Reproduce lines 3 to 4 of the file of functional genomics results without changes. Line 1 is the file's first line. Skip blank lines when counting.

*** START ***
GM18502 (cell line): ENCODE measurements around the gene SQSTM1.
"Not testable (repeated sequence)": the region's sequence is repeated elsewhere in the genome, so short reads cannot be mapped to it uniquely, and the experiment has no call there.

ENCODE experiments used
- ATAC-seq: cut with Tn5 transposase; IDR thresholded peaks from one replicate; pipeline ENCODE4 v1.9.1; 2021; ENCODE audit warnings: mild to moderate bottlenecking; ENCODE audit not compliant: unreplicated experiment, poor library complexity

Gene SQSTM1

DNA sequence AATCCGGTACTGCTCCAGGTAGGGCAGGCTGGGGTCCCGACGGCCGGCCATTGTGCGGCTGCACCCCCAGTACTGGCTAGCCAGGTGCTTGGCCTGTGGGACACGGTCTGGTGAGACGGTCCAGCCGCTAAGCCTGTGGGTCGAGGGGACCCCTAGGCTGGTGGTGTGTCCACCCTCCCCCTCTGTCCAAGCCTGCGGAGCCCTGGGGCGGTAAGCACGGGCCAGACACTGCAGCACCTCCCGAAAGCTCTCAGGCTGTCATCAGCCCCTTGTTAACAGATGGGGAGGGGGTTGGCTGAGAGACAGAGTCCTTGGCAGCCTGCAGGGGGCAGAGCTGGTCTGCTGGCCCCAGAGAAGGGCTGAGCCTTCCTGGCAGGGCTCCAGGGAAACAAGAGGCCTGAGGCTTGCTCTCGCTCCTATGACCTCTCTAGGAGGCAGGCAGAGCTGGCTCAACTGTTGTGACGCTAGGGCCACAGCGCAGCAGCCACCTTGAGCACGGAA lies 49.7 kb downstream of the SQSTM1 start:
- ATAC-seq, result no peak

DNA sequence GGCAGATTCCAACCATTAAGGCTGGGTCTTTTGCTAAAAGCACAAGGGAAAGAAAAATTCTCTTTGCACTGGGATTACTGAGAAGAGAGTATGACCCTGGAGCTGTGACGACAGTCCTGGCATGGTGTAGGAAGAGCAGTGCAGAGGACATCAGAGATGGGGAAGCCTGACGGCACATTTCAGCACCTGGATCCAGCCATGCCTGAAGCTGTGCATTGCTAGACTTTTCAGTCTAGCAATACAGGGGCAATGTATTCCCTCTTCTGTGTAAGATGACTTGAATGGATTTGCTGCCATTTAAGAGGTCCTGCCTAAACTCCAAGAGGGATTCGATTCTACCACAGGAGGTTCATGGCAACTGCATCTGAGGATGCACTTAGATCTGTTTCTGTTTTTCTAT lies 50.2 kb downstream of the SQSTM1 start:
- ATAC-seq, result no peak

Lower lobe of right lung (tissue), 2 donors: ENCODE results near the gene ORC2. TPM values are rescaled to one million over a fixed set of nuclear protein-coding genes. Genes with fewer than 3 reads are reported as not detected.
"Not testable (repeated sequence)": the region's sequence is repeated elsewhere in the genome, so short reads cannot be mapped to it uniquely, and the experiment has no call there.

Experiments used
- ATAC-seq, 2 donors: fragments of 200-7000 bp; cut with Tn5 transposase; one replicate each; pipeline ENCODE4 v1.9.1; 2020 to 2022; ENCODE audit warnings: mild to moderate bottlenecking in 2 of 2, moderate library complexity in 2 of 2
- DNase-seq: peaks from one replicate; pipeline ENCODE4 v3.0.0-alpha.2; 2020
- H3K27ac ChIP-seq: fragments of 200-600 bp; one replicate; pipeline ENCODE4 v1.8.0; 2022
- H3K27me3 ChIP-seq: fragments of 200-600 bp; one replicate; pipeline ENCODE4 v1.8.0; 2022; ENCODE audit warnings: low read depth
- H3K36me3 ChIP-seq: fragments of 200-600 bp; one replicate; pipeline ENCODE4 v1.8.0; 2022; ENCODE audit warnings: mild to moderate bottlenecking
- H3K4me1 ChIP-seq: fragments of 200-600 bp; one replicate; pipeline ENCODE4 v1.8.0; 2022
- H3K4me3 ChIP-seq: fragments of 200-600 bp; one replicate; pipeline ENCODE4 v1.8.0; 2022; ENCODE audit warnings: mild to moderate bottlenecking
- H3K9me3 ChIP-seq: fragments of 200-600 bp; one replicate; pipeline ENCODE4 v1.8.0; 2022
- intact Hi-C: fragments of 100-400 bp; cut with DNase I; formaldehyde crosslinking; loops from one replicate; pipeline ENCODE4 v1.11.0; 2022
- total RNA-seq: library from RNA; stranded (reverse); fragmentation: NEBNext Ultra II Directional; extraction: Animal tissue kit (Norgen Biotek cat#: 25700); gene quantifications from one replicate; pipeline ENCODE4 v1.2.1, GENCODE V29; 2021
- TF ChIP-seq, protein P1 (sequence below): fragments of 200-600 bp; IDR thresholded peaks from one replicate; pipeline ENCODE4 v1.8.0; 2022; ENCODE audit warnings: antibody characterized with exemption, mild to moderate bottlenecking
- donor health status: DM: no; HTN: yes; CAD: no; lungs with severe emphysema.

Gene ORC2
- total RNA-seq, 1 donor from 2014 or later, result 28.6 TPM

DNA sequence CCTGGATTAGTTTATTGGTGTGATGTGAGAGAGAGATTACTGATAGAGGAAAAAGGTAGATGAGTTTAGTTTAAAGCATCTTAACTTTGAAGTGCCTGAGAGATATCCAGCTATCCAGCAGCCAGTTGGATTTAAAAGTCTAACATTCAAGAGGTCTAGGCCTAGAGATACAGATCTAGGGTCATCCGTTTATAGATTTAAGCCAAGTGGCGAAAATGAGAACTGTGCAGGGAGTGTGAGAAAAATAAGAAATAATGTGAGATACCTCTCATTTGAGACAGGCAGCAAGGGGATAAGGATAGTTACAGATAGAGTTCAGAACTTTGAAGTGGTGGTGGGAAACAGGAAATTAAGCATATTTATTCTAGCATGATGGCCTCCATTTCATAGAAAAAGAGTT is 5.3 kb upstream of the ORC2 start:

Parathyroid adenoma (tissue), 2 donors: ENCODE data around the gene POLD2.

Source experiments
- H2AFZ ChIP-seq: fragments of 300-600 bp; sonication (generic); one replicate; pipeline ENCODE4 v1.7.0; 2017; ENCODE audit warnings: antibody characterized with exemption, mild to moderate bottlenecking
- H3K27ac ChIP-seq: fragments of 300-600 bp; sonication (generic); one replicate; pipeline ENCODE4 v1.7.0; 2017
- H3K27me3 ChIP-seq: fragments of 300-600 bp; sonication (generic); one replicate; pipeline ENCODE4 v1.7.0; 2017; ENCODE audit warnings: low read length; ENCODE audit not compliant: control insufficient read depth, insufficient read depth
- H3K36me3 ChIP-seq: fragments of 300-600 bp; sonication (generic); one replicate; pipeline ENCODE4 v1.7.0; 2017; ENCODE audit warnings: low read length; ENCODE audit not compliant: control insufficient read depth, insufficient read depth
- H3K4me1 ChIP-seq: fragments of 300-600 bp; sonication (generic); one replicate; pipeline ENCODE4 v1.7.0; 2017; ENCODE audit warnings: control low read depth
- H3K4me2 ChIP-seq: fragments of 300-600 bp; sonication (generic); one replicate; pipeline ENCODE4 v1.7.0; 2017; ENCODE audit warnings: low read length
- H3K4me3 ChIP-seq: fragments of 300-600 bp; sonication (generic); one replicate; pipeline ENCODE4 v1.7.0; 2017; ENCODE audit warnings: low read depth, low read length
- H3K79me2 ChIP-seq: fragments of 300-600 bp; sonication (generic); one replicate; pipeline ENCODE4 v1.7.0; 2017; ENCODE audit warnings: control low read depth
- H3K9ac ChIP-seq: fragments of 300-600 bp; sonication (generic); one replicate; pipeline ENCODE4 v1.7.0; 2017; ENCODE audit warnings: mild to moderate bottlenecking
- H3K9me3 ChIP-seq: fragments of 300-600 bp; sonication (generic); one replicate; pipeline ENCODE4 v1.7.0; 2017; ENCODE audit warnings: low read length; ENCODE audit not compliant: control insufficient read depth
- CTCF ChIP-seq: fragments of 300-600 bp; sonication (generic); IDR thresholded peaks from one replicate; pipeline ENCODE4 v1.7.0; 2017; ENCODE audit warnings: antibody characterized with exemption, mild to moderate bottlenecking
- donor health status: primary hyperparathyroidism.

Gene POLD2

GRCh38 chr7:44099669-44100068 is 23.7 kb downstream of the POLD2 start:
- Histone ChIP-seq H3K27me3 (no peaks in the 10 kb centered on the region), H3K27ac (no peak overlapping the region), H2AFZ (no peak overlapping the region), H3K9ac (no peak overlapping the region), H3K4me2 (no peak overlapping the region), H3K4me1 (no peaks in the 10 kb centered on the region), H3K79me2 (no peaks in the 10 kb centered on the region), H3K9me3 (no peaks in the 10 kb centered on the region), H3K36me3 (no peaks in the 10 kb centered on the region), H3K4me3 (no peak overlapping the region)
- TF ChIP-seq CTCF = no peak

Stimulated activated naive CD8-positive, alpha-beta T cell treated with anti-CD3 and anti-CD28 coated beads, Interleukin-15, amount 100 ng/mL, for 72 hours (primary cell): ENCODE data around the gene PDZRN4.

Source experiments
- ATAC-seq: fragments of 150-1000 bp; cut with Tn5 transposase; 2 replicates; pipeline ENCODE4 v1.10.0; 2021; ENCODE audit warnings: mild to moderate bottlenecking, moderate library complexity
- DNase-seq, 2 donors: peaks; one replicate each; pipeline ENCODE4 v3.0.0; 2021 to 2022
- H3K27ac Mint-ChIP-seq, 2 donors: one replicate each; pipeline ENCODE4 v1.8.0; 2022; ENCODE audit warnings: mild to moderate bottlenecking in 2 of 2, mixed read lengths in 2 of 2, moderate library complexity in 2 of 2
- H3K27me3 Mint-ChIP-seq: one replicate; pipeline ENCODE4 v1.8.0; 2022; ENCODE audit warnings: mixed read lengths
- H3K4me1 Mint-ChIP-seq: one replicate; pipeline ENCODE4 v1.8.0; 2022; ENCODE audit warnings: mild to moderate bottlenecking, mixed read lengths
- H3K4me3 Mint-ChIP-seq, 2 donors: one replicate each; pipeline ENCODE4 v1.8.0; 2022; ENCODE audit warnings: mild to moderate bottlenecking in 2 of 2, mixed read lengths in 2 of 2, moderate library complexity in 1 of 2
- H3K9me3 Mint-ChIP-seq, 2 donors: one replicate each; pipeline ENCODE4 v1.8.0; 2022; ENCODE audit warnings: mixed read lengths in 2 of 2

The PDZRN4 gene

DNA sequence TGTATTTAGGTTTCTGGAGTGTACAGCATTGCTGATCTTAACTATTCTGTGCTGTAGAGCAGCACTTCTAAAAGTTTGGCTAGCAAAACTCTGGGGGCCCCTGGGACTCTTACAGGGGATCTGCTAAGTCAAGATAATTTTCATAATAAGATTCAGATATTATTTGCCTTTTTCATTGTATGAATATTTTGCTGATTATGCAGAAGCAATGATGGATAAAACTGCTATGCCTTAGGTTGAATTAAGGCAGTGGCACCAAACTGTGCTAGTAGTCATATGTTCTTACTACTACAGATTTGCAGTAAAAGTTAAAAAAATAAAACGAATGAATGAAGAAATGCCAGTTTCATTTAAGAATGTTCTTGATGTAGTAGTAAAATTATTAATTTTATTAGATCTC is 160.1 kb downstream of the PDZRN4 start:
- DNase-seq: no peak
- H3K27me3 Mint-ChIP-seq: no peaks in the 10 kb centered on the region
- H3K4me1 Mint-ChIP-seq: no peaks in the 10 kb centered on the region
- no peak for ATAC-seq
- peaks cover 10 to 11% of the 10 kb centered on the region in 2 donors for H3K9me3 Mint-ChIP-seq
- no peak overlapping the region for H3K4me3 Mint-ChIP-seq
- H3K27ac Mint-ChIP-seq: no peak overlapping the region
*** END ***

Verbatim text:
ENCODE experiments used
- ATAC-seq: cut with Tn5 transposase; IDR thresholded peaks from one replicate; pipeline ENCODE4 v1.9.1; 2021; ENCODE audit warnings: mild to moderate bottlenecking; ENCODE audit not compliant: unreplicated experiment, poor library complexity